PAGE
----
While she has only held the office for less than a year, Garland County Juvenile Court Judge Cecilia Dyer said she has already learned a lot in that span of time.
"Every day, on my drive home from work I'm going over everything I've learned and experienced that day and it's just amazing the things I've learned, the issues I've dealt with," Dyer said. "You would think as many years as I've practiced I would have heard and seen it all, but I come here and realized I haven't seen it all."
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Prior to being elected in November, Dyer spent 29 years practicing family law, including 17 years in private practice and 12 years as attorney for the Department of Human Services' Division of Children and Family Services.
"It's so different wearing the lawyer hat and advocating for one side and then putting on the judge's hat," she said. "One, I'm not advocating. I'm listening very intently and very carefully to every side and every argument and trying to figure out what's in the best interest of this child. What does this child need? What can I do for this child?"
Born in Paragould, Dyer said her parents moved to Kentucky when she was 6 months old so she "spent her formative years" including grade school through high school there before graduating from Warner Southern College in Lake Wells, Fla., now Warner University, and meeting her husband, Kevin, shortly after. While his parents were from Florida, her parents, who both grew up in Hot Springs, had moved back here and "I won that argument and we decided to come here," moving to Hot Springs in 1983, where she commuted to the University of Arkansas at Little Rock School of Law.
Dyer said becoming a lawyer "wasn't necessarily always my goal," but taking a Civics class in eighth grade "kind of piqued my interest." She said she "always had a love and fascination for the law. A fascination with how a society governs itself and the rules and regulations regarding that, so I always had it in the back of my mind." She started as a business major but a business law class "just opened my eyes to the world of law and I've been intrigued and fascinated ever since," she said.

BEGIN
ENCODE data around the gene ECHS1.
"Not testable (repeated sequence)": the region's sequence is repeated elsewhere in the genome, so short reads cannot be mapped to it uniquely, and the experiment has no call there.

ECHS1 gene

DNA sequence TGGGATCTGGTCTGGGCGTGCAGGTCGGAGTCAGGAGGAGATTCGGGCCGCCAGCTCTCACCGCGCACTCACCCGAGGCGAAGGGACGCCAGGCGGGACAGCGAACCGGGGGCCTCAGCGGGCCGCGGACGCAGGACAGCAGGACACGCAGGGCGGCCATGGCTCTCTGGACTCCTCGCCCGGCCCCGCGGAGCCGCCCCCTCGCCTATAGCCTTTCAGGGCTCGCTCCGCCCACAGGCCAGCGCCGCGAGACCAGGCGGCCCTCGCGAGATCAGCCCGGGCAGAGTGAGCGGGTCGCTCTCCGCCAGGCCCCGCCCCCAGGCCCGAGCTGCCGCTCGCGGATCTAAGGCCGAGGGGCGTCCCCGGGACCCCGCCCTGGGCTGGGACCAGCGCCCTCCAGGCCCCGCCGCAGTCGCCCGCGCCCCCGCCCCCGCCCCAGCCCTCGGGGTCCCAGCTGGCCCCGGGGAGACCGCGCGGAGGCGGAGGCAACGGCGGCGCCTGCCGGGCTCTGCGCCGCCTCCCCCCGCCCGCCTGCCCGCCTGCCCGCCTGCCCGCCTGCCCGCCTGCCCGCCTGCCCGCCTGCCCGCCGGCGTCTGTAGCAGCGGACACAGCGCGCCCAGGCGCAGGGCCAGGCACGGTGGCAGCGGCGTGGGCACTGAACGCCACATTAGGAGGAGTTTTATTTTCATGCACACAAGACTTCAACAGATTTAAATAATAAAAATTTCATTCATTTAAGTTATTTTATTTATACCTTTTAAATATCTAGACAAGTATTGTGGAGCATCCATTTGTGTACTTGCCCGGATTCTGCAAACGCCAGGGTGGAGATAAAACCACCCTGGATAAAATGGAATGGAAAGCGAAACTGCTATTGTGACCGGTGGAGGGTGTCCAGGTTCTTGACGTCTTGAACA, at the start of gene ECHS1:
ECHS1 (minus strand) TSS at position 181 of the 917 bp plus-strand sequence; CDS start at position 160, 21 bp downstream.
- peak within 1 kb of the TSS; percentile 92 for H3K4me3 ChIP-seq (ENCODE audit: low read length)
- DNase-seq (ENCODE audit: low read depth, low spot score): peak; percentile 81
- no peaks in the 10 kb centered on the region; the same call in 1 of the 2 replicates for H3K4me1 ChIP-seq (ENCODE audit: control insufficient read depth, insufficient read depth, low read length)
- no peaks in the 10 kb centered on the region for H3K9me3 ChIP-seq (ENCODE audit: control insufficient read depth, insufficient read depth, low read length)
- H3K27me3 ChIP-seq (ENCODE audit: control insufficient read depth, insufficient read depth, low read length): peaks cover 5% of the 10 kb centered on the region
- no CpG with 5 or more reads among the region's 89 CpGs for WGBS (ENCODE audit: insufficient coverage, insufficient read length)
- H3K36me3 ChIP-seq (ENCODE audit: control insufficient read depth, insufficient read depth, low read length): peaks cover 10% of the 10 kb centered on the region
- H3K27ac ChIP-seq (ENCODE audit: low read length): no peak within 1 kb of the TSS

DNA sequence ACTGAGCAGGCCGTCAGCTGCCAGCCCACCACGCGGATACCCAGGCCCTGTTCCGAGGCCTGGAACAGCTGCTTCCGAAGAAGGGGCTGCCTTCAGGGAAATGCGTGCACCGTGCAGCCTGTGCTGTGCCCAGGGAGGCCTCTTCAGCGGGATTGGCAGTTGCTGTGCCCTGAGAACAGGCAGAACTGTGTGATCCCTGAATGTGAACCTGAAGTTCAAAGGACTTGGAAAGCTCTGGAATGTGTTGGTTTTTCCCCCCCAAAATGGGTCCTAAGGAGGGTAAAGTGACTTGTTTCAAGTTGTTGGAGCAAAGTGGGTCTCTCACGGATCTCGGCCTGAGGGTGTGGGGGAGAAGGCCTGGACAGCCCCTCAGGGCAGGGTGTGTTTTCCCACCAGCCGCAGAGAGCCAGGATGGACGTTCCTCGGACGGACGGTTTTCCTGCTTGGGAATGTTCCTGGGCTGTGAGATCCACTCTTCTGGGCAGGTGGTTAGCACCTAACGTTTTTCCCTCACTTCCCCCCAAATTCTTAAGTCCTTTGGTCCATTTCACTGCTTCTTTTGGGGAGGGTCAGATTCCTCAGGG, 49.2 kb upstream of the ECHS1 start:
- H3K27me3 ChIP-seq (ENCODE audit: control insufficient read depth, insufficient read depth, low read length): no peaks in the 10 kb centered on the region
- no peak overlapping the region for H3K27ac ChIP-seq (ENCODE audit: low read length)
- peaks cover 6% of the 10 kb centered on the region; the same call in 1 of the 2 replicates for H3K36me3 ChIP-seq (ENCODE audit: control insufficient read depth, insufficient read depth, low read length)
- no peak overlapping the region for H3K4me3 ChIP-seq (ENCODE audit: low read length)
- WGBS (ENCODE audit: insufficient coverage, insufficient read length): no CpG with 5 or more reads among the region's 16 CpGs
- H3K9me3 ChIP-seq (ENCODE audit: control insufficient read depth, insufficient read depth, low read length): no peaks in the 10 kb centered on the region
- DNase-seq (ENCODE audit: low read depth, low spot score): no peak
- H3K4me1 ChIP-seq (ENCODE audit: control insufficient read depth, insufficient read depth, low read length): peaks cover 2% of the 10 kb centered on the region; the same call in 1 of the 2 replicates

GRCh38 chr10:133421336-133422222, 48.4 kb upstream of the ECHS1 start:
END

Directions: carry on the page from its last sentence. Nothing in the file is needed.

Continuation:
Dyer's upbringing and "my love of families and children," steered her toward a focus on family law, she said.
"When I was growing up, my mother owned at the time the largest day care center in western Kentucky. So I had always worked in a day care center growing up, always been around children and always been around families. It's almost like it's innate, it's just always been where my passion lies. Families are the backbone of our society and I want to do everything I can to strengthen and nurture our families. That's what is important to me. It's always been my driving force."
Her private practice centered primarily on family law, including divorces, custody, visitations, adoptions, guardianships, paternity, "that sort of thing," she said, noting "most attorneys want to run from family law. They don't want to mess with it. It's many times not pleasant. It's very sad and can be very discouraging. Most want to run away but I found myself running towards it instead of away from it and it just goes back to individual callings."
After 17 years in private practice, she said she "didn't grow tired of it," but wanted to "move into something different" and "have more of a direct involvement and more of a direct impact, especially on the children of Garland County." She had done a lot of attorney ad litem work "where you're representing the best interests of the child," but she realized as an attorney for DCFS she could have more of an impact "on the children that were being abused and neglected in our county."
Dyer worked with DCFS for 12 and a half years before taking the position as juvenile court judge in January.
Asked about her first eight months, Dyer said, "It's going well, at least from my perspective. I remember the first probably six or eight weeks I was in this position, every Friday afternoon, when I would leave, I would either tell Sarah, my trial court assistant, or say to myself, 'Well, I don't think I messed up anything too bad.'"
She said, "I am so thankful to be able to serve in this capacity. So humbled by it. A lot of times I can't believe I'm here, but I'm so glad I'm here. I just find it so rewarding and fulfilling to be able to serve in this capacity. To be able to help these kids and help these families."